Should DEI be separate from HR?
By Annie Makoff on 22 September 2023
DEI may have evolved initially from the HR function, but whether it should remain part of HR or separate is an issue that’s been hotly debated in recent years.
DEI practitioners are somewhat split on this, although most agree it shouldn’t sit within HR per say. Some believe DEI should be a centralised entity in its own right, while others say it should report directly to the CEO to ensure it is given the priority it deserves.
Sitting within HR, explains Helen Choudhury, MBA, D&I Practitioner and Head of Diversity, Equality and Inclusion at the Music Publishers Association (UK), risks DEI being overlooked by HR-specific priorities and KPIs. Likewise, HR could ‘unintentionally create delays or obstacles’ to DEI initiatives, because the function doesn’t have the time or resources to dedicate to DEI work.
“Viewing DEI as strictly an HR function is incorrect,” says Choudhury. “HR is responsible for recruiting, hiring, terminating, training and development, policies, benefits, government regulation, legal compliance, safety and employee relations. DEI, on the other hand is a much broader concept that should be integrated and operationalised into every aspect of an organisation.”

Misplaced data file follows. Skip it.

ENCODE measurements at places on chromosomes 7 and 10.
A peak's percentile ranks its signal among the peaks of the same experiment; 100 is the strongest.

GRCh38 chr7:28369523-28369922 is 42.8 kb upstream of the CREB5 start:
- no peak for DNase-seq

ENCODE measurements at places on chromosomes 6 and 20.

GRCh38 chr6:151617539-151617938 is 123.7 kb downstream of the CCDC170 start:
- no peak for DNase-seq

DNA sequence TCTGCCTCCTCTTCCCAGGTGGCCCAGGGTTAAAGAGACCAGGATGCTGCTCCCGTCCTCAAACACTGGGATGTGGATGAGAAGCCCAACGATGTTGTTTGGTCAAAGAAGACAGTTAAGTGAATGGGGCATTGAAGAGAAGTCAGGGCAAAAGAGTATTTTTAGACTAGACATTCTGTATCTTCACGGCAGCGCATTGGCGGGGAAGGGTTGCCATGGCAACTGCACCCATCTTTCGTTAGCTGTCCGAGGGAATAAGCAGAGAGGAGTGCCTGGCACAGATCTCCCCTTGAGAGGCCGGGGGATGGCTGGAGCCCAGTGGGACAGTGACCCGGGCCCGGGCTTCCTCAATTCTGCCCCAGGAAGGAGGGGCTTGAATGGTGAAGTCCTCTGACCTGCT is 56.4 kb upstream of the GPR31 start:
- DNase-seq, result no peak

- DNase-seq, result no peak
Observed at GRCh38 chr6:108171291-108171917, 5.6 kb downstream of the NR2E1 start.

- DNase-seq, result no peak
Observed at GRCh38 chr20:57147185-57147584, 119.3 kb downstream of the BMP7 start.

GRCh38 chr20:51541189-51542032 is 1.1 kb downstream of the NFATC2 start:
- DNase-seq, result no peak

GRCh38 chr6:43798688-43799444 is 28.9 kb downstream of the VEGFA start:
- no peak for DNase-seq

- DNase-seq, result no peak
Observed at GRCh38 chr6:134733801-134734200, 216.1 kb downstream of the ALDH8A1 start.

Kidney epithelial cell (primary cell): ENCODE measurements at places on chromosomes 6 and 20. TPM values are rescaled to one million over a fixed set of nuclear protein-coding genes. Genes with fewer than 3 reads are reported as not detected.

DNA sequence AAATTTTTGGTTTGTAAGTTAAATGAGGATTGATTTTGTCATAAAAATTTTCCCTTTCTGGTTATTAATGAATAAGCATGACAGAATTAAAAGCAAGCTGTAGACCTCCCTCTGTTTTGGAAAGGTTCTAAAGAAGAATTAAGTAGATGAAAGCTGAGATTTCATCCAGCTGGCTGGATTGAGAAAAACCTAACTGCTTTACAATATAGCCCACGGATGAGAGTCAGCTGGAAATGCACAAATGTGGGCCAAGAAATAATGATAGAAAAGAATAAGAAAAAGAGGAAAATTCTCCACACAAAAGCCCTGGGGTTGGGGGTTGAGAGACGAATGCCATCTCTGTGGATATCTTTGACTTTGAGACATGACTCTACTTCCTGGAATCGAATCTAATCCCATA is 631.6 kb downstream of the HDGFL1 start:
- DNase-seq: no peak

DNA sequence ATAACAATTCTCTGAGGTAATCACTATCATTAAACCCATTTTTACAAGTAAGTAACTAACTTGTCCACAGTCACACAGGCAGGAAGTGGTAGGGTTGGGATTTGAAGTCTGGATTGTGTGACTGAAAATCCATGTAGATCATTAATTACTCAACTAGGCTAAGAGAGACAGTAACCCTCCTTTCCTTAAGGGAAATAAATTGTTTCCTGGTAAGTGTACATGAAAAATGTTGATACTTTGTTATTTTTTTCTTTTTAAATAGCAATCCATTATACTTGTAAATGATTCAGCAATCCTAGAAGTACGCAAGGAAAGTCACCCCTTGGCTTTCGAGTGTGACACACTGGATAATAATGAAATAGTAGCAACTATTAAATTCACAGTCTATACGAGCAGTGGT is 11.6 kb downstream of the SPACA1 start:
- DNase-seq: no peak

Suki Bassi, DEI Wellbeing and Culture professional and founder of boutique DEI consultancy HappyMaven agrees. “In my experience, when DEI sits within HR, it’s seen as predominantly HR’s responsibility and no one else takes accountability for it.”
Reporting to the c-suite
So what’s the answer? If DEI should no longer be part of HR, where should it sit?
“DEI makes the most measurable impact when it sits firmly within the c-suite,” says Bassi. “You then have shared ownership of an essential function, with clear recognition that DEI touches all aspects of an organisation. It’s not something you can just outsource to HR.”
In fact, Bassi told d&i Leaders that she can always tell how effective or impactful she is going to be with new clients just by who sends the first email or picks up the phone initially – whether it’s the marketing assistant, the HRD or the CEO. “You can tell how much of a priority and how much importance DEI has been given,” Bassi explains. “And if we’re approached by an employee forum, when there is no clear mandate for DEI initiatives, it’s just optics.”
Over the six years HappyMaven have been operating, Bassi says her ‘spidey sense’ has been right every single time. “When we’re approached by a CEO, I know the outcome will be powerful and impactful because every single person knows that DEI is a priority.”
At the England and Wales Cricket Board (ECB), this is precisely how DEI is run. As a national governing body, ECB works in partnership with over 55 different cricket organisations to deliver DEI outcomes for the whole of cricket, so a wide-reaching DEI strategy is important. The team sits under the Deputy CEO and serves not just to deliver an internal DEI approach but an external one, too.